10these things God has revealed to us through the Spirit. For the Spirit searches everything, even the depths of God. 11For who knows a person’s thoughts except the spirit of that person, which is in him? So also no one comprehends the thoughts of God except the Spirit of God.

Let us therefore pray that be find the faith to trust God’s Plan for Salvation, Reconciliation and Sanctification, through confession of sin, trust in our Lord Jesus Christ and acceptance of the Holy Spirit.

Let us pray…

Closing Hymn: # 1 Holy, Holy, Holy! Lord God Almighty

Benediction (2 Corinthians 13:14): The grace of the Lord Jesus Christ and the love of God and the fellowship of the Holy Spirit be with you all.

Following the Lord’s Steps, According to His Plan

Bloor Lansdowne Christian Fellowship – BLCF Church Message for Sunday:

‘Following the Lord’s Steps, According to His Plan’

© September 3, 2017 by Steve Mickelson

BLCF Bulletin September 3, 2017

Based on a Message Shared at BLCF on September 7, 2014

BLCF: Bulletin September 7, 2014

Announcements and Call to Worship:                                                                      

 Responsive Reading #609 (Words of Wisdom – Proverbs 16); Prayer         

Opening Hymn #224: How Firm a Foundation                                                        

Prayer and Tithing Hymn #572: Praise God from Whom All Blessings

 

   

Let us pray…

Good morning to you on this, the first Sunday of September, a Communion Sunday here at Bloor Lansdowne Christian Fellowship.

For our lesson this morning, I would like to dispel a couple of commonly held myths, even by some Christians. Such myths seem to promote the idea that God somehow left the world in a state of chaos.

 

The first myth is: that since the fall of Adam and Eve in the Garden of Eden, God has abandoned of us because of sin.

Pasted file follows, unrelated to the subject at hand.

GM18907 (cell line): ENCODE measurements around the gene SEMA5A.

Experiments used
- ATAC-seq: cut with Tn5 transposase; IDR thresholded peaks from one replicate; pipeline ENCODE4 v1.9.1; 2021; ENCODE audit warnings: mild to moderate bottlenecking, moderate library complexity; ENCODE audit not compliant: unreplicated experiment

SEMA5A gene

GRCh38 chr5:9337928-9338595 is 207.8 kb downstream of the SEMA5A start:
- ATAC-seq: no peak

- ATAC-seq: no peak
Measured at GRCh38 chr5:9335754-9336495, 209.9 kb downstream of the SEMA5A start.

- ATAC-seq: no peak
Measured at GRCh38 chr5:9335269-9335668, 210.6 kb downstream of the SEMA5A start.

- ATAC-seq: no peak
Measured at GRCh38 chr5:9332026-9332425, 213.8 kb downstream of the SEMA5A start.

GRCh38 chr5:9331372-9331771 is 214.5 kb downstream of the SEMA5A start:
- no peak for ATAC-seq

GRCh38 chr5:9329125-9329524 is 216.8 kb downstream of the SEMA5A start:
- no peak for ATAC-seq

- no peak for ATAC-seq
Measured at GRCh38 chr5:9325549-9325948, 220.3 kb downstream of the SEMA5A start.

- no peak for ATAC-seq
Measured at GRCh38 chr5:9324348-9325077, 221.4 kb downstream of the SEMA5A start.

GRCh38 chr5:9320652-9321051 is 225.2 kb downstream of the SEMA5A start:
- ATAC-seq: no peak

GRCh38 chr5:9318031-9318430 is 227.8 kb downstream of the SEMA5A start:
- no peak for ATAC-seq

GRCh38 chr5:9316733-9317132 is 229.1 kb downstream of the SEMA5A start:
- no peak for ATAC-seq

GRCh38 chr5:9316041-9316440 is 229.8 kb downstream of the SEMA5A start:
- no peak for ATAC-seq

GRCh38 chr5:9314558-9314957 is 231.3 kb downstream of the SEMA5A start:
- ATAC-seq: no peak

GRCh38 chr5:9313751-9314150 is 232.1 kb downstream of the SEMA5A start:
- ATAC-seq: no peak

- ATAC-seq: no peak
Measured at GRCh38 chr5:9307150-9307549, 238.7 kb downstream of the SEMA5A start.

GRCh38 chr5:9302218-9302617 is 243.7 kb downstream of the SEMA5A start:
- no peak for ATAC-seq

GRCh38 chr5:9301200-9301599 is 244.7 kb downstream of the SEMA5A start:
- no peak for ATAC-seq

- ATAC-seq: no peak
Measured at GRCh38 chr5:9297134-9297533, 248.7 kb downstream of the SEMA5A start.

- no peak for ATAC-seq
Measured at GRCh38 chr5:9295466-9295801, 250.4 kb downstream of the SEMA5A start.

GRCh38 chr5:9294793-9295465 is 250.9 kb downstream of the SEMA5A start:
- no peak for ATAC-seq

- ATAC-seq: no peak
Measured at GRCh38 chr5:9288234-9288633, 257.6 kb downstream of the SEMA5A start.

The second myth is: the misconception is that God has set everyone adrift, left without any influence or direction from Him.

I believe that the origins of both these myths come from the fact that God has granted to all of humanity something called “free will” or the choice in which direction to go in our lives.

This is not something new, as Adam and Eve were given a “free will” choice whether or not to listen to and follow’s God’s direction regarding eating the fruit from the “Tree of Life”. Unfortunately for humanity, with a little help from Satan, they chose to not follow His direction, and we know where this sin left us. And because we have inherited a birthright of sin and death, many people today behave as if there is no recourse, but to continue to defy God and continue to sin!

After all, many people behave as if they have no choice whether to live a lifestyle that distances them from the Lord.

Because of this common misconception, many sinners feel that they are predestined to follow a path of abandonment, leading ultimately to death and judgment, which is quite a hopeless predicament.

To those with this disparaging view, I say “take heart”, God is aware of your circumstance and He has a plan just for you, as we see in the first of this morning’s Scripture Verses, Proverbs 16:9 (ESV):

 

Bloor Lansdowne Christian Fellowship Bulletin Sunday June 5,2011

The heart of man plans his way,     

but the Lord establishes his steps.

The first step of God’s plan is found in Exodus 3:1-12 (ESV), where He reveals Himself to Moses from a burning bush:

The Burning Bush